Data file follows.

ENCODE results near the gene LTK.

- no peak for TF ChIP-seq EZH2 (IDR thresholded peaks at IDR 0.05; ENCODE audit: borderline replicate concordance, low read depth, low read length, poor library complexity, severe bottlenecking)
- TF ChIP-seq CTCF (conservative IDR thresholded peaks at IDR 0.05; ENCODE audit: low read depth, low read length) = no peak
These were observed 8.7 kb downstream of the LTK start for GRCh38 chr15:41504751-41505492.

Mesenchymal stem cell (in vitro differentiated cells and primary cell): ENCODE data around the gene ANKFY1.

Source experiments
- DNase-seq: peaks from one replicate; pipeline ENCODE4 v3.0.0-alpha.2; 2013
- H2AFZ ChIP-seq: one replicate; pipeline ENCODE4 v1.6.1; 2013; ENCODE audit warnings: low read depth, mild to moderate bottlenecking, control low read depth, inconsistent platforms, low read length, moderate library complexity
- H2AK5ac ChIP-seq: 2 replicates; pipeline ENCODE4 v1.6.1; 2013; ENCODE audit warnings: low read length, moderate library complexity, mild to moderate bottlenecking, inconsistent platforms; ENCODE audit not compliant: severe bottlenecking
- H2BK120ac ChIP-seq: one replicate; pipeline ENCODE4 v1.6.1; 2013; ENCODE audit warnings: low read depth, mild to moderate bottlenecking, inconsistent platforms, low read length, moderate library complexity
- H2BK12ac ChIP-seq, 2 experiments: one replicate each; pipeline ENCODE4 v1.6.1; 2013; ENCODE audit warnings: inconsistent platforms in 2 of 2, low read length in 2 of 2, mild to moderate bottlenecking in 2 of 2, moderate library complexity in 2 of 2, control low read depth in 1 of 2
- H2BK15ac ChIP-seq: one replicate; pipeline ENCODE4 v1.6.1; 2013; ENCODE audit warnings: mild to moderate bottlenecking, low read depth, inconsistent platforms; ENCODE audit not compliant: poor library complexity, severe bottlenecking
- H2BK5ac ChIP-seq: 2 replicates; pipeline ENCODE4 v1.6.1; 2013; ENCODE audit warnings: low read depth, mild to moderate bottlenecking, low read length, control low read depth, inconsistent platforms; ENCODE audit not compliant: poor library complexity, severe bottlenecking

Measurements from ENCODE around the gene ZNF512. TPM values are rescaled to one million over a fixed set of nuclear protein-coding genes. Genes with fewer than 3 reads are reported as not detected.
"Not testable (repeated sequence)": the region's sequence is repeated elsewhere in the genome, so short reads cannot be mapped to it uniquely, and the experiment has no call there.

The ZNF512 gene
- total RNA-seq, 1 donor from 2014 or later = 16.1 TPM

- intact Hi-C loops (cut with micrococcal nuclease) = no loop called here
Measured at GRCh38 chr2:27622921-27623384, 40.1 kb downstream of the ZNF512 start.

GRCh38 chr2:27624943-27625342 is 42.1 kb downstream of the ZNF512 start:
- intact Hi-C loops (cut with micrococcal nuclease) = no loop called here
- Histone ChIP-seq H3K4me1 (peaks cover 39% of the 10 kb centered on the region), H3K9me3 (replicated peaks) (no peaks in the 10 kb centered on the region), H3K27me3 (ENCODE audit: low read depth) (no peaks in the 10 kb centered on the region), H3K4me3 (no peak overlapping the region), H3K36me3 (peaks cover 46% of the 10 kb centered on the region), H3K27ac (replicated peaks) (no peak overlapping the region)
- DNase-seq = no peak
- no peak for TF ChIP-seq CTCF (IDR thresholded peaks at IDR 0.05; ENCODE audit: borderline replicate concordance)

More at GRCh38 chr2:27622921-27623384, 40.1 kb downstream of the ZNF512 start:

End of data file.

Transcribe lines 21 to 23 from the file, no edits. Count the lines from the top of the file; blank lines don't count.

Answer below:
- intact Hi-C loops (cut with micrococcal nuclease) = no loop called here
- Histone ChIP-seq H3K4me1 (peaks cover 39% of the 10 kb centered on the region), H3K9me3 (replicated peaks) (no peaks in the 10 kb centered on the region), H3K27me3 (ENCODE audit: low read depth) (no peaks in the 10 kb centered on the region), H3K4me3 (no peak overlapping the region), H3K36me3 (peaks cover 46% of the 10 kb centered on the region), H3K27ac (replicated peaks) (no peak overlapping the region)
- DNase-seq = no peak